How-tos

Migrate an application from Azure to Bluemix

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Bluemix is an implementation of IBM’s Open Cloud Architecture, leveraging Cloud Foundry to enable developers to rapidly build, deploy, and manage applications and services. Although Microsoft Azure, another popular PaaS platform, shares quite a few similarities with Cloud Foundry, several elements still need to be addressed when porting Microsoft Azure applications to IBM Bluemix.

This tutorial will take you step-by-step from creating a Node.js app on Azure and then migrating that app onto IBM Bluemix; it will also give you the key differences between Microsoft Azure and IBM Bluemix from a developer’s point of view. This application is a simple Node.js app and services are not discussed in this first tutorial.

Below is a screenshot of the migrated application:

Migrated application

Source code of this application is in the IBM-Bluemix/Migrate-Node-App project on GitHub.

Before Starting

There are a few things to be aware of when porting a Microsoft Azure application to IBM Bluemix:

  • The environment variables for service binding. In Bluemix, all the bound service credentials are stored in an environment variable named VCAP_SERVICES. However, for Microsoft Azure, the environment variables for service binding can be different depending on the services. To address this gap, the environment variables must be reconfigured so that they can be mapped correctly, and the original Microsoft Azure application needs to be modified before migrating to Bluemix.
  • Different sets of services. When porting an application to IBM Bluemix, you need to consider services. IBM Bluemix has a very big catalog of services from both IBM services and open source services. When porting your app to Bluemix, you need to consider the services available to you and configure the service within your app.
  • When porting your app to IBM Bluemix I recommend to add a Manifest.yml file where you declare the application setup (this will be covered in the steps below).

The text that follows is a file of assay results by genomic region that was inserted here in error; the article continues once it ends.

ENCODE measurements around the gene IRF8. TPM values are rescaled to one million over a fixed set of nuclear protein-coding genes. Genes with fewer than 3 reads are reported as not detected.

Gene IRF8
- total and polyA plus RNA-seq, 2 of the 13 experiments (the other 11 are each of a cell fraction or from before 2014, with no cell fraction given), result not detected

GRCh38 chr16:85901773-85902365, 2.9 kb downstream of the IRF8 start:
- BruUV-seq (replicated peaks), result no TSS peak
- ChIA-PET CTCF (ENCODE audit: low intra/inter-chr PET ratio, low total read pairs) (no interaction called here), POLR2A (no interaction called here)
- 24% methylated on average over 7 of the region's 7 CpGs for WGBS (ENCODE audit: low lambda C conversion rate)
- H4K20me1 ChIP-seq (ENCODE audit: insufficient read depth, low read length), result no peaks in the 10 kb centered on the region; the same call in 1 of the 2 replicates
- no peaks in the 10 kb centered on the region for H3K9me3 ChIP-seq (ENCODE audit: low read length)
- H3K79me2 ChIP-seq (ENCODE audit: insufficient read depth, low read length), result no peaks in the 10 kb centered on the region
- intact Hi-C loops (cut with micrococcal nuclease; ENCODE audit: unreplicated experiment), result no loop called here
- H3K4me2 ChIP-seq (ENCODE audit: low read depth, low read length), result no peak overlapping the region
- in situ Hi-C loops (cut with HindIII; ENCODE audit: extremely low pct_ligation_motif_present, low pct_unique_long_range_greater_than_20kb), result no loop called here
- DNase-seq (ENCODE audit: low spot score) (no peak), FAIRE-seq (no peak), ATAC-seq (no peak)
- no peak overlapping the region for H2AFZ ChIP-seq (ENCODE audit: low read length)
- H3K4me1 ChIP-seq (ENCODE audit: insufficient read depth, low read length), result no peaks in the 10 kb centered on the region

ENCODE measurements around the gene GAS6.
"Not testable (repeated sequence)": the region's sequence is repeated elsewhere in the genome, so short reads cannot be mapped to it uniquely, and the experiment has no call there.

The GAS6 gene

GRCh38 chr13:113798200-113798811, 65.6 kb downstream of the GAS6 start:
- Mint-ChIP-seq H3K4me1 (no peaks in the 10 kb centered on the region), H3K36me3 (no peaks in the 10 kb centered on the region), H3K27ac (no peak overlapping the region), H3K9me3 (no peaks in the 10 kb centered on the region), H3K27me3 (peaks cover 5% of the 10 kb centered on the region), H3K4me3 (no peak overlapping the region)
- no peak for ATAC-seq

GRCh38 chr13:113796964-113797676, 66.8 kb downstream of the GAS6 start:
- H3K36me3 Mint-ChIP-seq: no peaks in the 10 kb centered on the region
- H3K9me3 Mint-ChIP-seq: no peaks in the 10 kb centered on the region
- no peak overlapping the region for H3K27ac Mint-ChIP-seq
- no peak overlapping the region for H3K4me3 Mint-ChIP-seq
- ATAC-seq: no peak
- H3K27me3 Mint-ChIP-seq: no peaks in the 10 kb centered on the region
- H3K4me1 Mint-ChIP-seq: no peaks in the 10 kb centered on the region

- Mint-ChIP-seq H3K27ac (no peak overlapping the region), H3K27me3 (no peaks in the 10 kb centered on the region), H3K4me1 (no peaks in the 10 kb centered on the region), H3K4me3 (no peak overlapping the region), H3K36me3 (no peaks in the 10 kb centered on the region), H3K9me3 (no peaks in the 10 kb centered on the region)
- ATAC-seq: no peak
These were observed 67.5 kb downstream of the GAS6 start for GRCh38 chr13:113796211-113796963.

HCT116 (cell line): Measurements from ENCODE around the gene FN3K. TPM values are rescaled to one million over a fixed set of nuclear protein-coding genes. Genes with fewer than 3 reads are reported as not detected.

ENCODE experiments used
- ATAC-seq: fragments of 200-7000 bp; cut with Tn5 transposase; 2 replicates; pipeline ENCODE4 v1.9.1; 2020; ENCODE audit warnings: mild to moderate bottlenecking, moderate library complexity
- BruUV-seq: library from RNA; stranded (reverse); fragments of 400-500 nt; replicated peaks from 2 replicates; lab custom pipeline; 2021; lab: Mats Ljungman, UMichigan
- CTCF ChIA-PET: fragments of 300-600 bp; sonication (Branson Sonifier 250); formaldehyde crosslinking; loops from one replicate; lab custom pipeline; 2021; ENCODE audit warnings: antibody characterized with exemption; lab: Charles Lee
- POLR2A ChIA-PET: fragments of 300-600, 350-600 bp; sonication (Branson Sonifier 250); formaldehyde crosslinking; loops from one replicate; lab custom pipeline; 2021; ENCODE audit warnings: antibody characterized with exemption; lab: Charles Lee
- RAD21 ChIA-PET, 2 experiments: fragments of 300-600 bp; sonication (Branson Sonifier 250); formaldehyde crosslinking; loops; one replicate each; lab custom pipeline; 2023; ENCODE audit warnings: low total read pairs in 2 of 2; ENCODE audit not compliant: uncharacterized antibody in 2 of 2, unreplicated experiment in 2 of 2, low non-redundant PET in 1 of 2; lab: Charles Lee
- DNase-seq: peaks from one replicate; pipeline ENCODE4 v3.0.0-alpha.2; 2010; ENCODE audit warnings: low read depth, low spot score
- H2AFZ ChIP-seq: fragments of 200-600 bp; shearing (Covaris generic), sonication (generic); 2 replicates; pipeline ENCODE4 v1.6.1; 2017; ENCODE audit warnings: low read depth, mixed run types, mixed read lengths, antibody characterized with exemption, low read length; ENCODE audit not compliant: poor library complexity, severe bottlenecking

• On Bluemix we are using Node version 4.2.6, but you have the flexibility to use the version you want; you just need to specify in the package.JSON file where Azure’s Node.js version 4.2.3 is used.

Following is a step-by-step process describing how to migrate a sample application from Microsoft Azure to IBM Bluemix. The sample Azure application, named MigrateNodeApp, is a Node.js application; it consumes a JSON Data file as the back-end data to retrieve the app data.

Migration Steps to Bluemix

First you will need to register and download some tools. Specifically you will need:

In order to migrate the app from Azure to Bluemix, you will need to make few small changes to the source code.

Step 1: Verify Node.js engine is specified

See the package.json file excerpt below:

{
"name": "NodejsStarterApp01",
"version": "0.0.1",
"auther": "Twana Dnaiel",
"private": true,
"scripts": {
"start": "node ./bin/www"
},
"dependencies": {
"body-parser": "~1.13.2",
"cookie-parser": "~1.3.5",
"debug": "~2.2.0",
"ejs": "~2.3.3",
"express": "~4.13.1",
"morgan": "~1.6.1",
"serve-favicon": "~2.3.0"
},
"repository": {},
"engines": {
"node": "4.2.x"
}
}

Step 2: Add a manifest.yml file to your root of your application

The manifest.yml contains the application configuration that will be running on Bluemix (see Deploying with Application Manifests for more details). Our example manifest file is as follows:

applications:
- path: .
memory: 256M
instances: 1
domain: mybluemix.net
name: DeveloperNodeApp01
host: developernodeapp01
disk_quota: 1024M

Step 3: Connect to database (optional)

For our sample application, we are loading the data from a JSON file, but if your application is connected to a database and reads and writes to the database, then the environment variables must be reconfigured so that they can be mapped correctly. In Bluemix, all the bound service credentials are stored in an environment variable named VCAP_SERVICES. However, for Microsoft Azure, the environment variables for service binding can be different depending on the services. If you want to see working sample Node.js code with connection to a database, see Sample Node App with Cloudant.

Step 4: Navigate to the folder directory and push the app to Bluemix

Verify the name of the folder is the same name in which you have it named in your manifest file. For example, the sample web app is called MigrateNodeApp. Then run the following commands to login, navigate to your space on Bluemix, and push your app to Bluemix:

$ cd MigrateNodeApp ### Navigate to the application directory
$ cf login ### Login to Bluemix and navigate to your space
$ cf push MigrateNodeApp ### Push app to Bluemix

You’re done!

What’s next?

You should now be able to access your application in its staging domain xxxxxx.mybluemix.net. In my case, it is located in migratenodeapp.mybluemix.net. In the next post, we will bind a Cloudant database service to load the data instead of loading data from a JSON data file as in this post’s example. In the meantime, if you have any questions or need help, please contact me at @twanawebtech or leave a comment below.

References

Full-Stack Software Developer & Developer Advocate at IBM Cloud

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